Figure 3. Three Faces of Fusion Deuterium-Tritium (Stefano Coledan).
The Basics of Limitless Power. Albert Einstein’s famous E=MC2 equation reflects the enormous energy that can be released by fusing atoms. Hydrogen atoms fusing together to create helium powers the sun.
1. First Generation: Scientists have duplicated solar fusion on Earth by using two “heavy” hydrogen atoms—deuterium and tritium—which fuse at lower temperatures than ordinary hydrogen. A first-generation deuterium-tritium fusion reactor operated experimentally for 15 years at the Princeton Plasma Physics Laboratory in New Jersey.
2. Second Generation: While useful for studying fusion, reactors operating with deuterium-tritium fuel are impractical for commercial use. Among other things, the reaction produces large amounts of radiation in the form of neutrons. Substituting helium-3 for tritium significantly reduces neutron production, making it safe to locate fusion plants nearer to where power is needed the most, large cities. This summer, researchers at the University of Wisconsin Fusion Technology Institute in Madison reported having successfully initiated and maintained a fusion reaction using deuterium and helium-3 fuel.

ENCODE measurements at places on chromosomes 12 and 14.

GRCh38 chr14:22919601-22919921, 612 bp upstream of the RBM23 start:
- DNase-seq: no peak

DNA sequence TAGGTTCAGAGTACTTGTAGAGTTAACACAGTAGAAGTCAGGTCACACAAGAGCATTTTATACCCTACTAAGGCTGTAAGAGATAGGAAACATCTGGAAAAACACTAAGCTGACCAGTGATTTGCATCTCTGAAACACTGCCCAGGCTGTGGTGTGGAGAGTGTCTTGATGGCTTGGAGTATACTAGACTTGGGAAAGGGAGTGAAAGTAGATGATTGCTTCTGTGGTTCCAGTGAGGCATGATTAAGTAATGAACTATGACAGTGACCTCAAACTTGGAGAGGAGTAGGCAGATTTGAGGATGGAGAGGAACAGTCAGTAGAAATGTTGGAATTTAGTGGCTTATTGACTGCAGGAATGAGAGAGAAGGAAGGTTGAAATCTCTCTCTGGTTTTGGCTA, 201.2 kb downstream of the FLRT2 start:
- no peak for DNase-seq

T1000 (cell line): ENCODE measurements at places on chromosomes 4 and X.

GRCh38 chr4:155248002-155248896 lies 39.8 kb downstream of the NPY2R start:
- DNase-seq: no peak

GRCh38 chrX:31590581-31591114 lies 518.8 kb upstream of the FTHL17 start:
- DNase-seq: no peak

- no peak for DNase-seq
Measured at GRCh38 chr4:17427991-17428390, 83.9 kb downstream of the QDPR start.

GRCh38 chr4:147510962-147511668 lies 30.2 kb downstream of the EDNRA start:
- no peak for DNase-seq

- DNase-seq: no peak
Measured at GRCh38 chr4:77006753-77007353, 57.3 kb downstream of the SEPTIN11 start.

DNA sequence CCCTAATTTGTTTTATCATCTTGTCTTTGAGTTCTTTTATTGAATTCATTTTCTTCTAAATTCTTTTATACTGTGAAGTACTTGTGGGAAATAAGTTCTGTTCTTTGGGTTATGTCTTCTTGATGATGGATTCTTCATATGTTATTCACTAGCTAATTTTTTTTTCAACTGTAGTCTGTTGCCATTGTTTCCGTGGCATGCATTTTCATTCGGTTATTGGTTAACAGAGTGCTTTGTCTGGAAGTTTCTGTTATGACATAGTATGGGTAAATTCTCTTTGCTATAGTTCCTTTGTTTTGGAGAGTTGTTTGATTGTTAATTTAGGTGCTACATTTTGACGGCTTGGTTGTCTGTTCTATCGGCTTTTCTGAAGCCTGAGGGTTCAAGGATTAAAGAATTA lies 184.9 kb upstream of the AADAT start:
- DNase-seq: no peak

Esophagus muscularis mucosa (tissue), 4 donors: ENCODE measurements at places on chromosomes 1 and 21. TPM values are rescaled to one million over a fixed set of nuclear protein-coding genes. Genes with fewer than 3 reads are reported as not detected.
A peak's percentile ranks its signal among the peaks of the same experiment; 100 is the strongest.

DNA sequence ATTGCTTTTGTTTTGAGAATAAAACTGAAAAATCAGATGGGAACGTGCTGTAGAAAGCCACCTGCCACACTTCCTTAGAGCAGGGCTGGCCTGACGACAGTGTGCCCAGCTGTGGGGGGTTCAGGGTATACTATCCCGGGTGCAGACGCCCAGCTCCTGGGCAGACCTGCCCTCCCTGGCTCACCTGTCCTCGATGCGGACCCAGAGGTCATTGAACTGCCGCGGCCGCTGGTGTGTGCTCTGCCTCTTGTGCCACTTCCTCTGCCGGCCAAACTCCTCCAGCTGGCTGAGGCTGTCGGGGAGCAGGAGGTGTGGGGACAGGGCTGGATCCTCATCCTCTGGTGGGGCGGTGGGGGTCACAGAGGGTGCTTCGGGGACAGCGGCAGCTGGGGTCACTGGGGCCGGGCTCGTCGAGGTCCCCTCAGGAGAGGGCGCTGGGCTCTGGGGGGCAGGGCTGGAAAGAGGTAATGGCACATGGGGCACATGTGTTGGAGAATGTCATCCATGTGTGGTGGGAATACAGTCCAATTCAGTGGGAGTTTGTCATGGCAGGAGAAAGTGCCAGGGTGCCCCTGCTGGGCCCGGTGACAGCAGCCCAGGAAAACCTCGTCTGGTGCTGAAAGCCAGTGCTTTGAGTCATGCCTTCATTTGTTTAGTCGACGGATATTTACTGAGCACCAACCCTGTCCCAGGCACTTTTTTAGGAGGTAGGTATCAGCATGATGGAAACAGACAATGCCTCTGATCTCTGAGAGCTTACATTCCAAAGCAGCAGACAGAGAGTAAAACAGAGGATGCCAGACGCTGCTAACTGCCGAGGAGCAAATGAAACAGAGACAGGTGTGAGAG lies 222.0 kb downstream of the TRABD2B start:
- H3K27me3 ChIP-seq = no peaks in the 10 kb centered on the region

3. Third Generation: First-generation fusion reactors were never intended to produce power, and, even if they are perfected, they would still produce electricity in much the same way as it is created today; that is, the reactors would function as heat sources. Steam would then be used to spin a massive generator, just as in a coal- or oil-fired plant. Perhaps the most promising idea is to fuel a third-generation reactor solely with helium-3, which can directly yield an electric current—no generator required. As much as 70 percent of the energy in the fuels could be captured and put directly to work.